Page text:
I remember the first time I saw this photograph, for which I discovered via the always inspiring TheBlackWorkshop tumblr account. It was one of those rare, game-changing moments, where a concept I thought I knew, hit me over the head in a new and fantastic way. Oprah would call this an “AH-HA” moment. And Doris Lessing would say it’s learning “That is what learning is. You suddenly understand something you’ve understood all your life, but in a new way.” I call it an epiphany.
The concept of “projection” has been one that was first brought to my attention when I started to take a look at how my emotions were affecting my behavior, and how I might gain some manageability by taking responsibility for them. My mentors would constantly point to me and say, “you’re projecting”; which I understood to mean that I was imagining a future outcome without weighing out all the alternatives. This was a great awareness that helped me in moments were I felt the familiar signs of anxiety start to take hold. I would think to myself “you’re projecting, things could go well just as easily, now make the doctor’s appointment, job interview, etc”. I practiced this for years before I saw this image.
However- my idea of projection changed upon seeing this image of light cast through stained glass, creating an abstraction of the existing element, onto the surfaces adjoining the element. And suddenly, I understood the ways in which I was propagating my own misery by viewing the many situations and relationships in my life through a set of lenses that abstracted my perception of what was real. I suddenly realized that I was making assumptions about how people were feeling, based on how I was feeling. Simply, I had imagined many of the tense or awkward dynamics that I felt were true among the people who touched my life. I especially did this with pain. I frequently found myself assuming people were in pain, when in actuality it was my own that I was projecting.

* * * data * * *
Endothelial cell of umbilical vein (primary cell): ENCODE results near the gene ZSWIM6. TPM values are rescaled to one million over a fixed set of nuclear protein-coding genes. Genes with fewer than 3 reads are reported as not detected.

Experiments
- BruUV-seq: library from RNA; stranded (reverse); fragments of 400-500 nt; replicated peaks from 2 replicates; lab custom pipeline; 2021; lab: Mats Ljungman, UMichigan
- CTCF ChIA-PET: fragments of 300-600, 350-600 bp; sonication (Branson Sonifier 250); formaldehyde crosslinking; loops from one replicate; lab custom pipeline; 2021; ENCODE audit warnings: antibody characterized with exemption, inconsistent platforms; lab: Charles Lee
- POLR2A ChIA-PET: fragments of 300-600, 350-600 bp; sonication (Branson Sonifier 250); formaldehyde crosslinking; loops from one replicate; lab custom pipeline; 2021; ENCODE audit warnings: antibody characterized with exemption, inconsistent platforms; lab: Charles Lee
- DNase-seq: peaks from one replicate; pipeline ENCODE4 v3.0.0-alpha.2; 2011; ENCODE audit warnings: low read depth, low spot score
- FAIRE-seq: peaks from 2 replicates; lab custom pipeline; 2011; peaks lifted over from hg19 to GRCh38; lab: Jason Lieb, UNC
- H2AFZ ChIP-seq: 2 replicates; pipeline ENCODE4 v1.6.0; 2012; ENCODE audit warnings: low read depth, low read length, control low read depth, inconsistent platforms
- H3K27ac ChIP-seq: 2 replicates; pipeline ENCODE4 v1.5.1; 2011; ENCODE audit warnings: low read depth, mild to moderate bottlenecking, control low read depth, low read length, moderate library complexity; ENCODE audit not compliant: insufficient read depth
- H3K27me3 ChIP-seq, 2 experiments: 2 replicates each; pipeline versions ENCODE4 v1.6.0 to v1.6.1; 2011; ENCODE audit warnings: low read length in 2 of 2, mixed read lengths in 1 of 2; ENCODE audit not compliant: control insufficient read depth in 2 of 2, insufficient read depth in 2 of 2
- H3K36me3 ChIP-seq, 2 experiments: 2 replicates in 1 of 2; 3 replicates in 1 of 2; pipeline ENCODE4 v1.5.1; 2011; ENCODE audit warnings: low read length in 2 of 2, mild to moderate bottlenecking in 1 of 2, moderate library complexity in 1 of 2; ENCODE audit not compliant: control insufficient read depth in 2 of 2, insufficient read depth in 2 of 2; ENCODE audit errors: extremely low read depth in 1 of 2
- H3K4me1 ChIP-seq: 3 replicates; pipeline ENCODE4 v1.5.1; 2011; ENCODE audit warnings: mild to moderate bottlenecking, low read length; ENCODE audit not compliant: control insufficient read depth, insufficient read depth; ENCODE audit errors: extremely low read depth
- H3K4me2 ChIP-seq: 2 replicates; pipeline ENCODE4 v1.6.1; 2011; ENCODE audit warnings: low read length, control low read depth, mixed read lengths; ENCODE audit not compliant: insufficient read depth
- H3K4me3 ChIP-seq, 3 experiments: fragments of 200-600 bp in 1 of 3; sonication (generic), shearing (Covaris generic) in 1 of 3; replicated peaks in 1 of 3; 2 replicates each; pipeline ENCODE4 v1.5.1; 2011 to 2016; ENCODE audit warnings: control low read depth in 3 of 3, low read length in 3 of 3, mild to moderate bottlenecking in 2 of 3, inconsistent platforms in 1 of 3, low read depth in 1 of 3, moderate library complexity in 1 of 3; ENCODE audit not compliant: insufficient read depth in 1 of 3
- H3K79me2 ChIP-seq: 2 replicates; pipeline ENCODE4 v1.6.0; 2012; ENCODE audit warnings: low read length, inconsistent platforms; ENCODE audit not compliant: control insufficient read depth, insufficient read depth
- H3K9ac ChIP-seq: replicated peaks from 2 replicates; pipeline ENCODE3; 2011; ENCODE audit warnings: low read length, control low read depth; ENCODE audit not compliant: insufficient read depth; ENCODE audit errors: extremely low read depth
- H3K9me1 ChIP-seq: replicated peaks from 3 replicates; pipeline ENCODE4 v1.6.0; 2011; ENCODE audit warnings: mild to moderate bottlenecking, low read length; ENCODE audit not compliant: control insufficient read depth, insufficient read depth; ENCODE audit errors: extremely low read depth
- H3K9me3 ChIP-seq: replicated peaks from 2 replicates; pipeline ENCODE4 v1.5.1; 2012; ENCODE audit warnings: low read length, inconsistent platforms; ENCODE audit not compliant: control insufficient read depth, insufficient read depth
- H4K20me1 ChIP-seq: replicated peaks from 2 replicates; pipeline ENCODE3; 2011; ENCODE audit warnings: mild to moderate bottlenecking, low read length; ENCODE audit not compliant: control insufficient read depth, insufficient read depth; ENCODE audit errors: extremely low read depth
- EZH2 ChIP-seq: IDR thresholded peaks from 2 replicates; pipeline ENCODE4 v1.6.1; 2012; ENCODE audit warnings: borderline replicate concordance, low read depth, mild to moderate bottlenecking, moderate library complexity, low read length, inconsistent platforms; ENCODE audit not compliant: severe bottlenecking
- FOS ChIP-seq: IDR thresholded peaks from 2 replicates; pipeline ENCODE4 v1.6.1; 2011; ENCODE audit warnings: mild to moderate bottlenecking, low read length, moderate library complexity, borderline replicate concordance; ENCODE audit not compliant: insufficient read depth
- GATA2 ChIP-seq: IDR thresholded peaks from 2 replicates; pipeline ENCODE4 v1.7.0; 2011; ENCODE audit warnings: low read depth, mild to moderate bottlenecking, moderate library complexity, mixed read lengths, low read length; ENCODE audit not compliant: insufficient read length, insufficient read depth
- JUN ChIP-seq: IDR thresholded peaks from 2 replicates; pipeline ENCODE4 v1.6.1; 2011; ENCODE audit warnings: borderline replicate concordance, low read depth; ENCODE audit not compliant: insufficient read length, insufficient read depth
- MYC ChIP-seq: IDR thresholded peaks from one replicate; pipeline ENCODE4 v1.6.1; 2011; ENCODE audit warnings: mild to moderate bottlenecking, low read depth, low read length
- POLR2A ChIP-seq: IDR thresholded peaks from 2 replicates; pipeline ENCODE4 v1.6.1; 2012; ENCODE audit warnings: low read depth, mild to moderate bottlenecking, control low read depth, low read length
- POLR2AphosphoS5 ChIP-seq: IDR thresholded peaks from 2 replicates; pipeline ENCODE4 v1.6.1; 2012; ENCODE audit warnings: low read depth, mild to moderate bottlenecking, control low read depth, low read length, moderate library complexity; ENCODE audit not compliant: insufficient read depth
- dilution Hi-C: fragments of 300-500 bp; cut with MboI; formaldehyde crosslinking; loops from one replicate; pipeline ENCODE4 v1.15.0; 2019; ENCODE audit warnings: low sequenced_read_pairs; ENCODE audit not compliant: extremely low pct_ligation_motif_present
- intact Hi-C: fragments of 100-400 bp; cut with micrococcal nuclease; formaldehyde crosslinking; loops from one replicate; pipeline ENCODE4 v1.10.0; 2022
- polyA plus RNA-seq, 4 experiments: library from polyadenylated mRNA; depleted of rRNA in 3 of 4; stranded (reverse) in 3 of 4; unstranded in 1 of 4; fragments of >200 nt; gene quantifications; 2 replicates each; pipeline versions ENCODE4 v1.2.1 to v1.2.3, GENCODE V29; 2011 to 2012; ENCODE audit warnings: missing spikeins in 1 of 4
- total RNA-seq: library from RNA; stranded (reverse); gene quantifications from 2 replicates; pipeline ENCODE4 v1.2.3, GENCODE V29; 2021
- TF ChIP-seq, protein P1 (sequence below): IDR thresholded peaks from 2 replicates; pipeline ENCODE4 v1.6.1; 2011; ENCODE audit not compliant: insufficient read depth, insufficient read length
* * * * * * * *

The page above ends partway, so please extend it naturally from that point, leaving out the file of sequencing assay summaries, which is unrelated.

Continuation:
From design blog Trenhunter.com, who wrote a great review of this work by Armin Blasbichler Studio.
Now I am able to better understand that each person’s perception of a particular experience will have been molded by all other experiences leading up to that point. I am able to ask people how they are perceiving an experience, and listen. This gives me the opportunity to build compassion, for once I saw the ways my own experiences shaped my outlook, I was able to see how others could have arrived at theirs. And today I can find some peace in the differences.
Like many of these epiphanies, they are big in the moment and often lost soon after their inception. However, this realization possesses even more depth by the permanent association I will forever have binding this emotional sentiment to the architectural element of stained glass. I am also fond of and intrigued by the purposeful use of shadow. These elements are used beautifully by Armin Blasbichler Studio, who is responsible for the door shown at the top. The fascination I have lies in the ability to create a separate characteristic within a space with the addition of a light source. Where, there was one element, there now are two. And the displacement of the original creates a dimension that can create a feeling of the space, a feeling that can be thoughtfully manipulated; that is truly magnificent.
L.J. for StudioE-IQ
Shadow- by NORHISHAM SHAFIE